Tag Archives: Occupy Wall Street; News Value; Media Bias; Mainstream Media; Discourse Analysis

Analysis of U.S. Mainstream Media: A Case Study of News Reports on Occupy Wall Street Event

Laya Liu Linjun Fan, Shantou University, Guandong, China

Full manuscript: www.kon.org/urc/v11/fan.html

Abstract: The “Occupy Wall Street” (OWS) movement, started from Zuccotti Park at the Wall Street in New York City on Sep.17, 2011. It expanded to 951 cities in 82 countries around the world. The U.S mainstream media’s attitude towards OWS turned from ignorance, neutral, denial, to acceptance. Keith Olbermann, American political commentator criticized the initial media response for ignorance in the first five days. Also, Chen Weihua, deputy U.S. editor of China Daily followed with a shameful “media blackout”. However, both of them failed to give comprehensive and multi-dimensional analysis except for small sample data and subjective tendencies. To give an objective view on how U.S. mainstream media defined news value by media bias detection, this thesis tracked news coverage and analyzed the content of 4 specific mainstream media on OWS from Sep.16 to Dec.16 in 2011, including 417 publications on New York Times, 268 on Wall Street Journal, 487 news coverage on CNN.com, and 286 on NPR.org. The author combined literature research with discourse analysis to conclude that U.S mainstream media didn’t have adequate reports in the beginning but followed by regular coverage with little bias. The reason for ignorance maybe owed to OWS’s unclear goal and blocking by government.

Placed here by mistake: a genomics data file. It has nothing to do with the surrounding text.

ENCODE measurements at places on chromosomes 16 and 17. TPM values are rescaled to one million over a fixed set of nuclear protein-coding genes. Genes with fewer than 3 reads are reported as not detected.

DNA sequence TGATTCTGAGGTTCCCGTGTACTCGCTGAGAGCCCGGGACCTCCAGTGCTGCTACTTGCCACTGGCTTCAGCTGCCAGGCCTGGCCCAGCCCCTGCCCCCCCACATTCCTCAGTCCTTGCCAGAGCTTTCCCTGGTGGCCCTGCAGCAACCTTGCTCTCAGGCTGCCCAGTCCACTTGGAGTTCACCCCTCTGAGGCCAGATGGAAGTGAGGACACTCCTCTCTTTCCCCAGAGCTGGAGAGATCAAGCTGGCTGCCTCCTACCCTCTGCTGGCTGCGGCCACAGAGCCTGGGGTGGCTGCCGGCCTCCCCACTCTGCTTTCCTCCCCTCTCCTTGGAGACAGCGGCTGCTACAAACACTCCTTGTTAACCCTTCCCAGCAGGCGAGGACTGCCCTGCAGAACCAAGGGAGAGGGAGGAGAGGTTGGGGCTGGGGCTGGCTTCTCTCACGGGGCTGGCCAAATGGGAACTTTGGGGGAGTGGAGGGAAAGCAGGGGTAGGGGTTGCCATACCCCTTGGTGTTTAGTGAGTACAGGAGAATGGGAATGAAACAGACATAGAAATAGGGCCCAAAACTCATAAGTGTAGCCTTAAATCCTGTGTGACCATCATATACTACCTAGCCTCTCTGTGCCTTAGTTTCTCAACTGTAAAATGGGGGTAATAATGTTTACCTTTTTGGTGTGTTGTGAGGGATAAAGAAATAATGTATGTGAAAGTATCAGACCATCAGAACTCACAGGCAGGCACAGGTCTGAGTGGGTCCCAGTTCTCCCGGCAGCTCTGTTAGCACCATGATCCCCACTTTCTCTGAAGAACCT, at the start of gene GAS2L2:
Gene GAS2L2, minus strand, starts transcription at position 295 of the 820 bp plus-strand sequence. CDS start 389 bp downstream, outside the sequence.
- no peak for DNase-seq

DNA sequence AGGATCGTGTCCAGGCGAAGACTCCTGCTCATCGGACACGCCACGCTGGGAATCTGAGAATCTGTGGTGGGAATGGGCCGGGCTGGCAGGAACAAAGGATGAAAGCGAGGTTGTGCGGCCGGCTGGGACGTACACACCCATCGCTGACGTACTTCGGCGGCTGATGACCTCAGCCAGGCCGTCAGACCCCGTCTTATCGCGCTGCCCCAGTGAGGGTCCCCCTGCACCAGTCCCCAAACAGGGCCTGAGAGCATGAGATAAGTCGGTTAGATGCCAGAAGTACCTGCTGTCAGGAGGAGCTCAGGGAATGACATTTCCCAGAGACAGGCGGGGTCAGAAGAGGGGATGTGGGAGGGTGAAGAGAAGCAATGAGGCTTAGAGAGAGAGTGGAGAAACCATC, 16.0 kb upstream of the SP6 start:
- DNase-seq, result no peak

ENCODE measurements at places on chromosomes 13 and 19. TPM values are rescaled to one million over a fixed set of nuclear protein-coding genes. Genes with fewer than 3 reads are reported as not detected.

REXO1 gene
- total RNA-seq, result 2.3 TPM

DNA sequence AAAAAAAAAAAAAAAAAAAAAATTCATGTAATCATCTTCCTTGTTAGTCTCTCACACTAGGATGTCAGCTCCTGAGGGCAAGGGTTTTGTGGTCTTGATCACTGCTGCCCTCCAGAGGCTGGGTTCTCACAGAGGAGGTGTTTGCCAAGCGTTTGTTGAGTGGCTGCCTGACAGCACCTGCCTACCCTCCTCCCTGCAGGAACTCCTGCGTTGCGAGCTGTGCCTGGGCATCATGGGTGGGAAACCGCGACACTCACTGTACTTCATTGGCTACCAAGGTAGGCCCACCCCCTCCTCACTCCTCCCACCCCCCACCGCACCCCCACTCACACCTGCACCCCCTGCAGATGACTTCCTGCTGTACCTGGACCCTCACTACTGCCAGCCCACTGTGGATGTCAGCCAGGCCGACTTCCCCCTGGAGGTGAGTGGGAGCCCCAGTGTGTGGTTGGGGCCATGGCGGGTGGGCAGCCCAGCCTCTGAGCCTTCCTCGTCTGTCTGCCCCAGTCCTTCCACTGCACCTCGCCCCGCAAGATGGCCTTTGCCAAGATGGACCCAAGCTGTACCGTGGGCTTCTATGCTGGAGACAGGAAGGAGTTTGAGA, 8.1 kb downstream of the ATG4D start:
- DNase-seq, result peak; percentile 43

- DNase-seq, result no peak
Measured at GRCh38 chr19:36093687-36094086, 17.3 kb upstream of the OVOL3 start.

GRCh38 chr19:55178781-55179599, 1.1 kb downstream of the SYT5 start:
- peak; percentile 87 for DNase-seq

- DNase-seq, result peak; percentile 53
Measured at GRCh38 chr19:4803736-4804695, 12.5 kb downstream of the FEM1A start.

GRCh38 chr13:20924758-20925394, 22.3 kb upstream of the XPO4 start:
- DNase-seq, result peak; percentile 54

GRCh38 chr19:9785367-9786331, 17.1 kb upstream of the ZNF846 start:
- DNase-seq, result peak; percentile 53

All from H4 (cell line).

Continue reading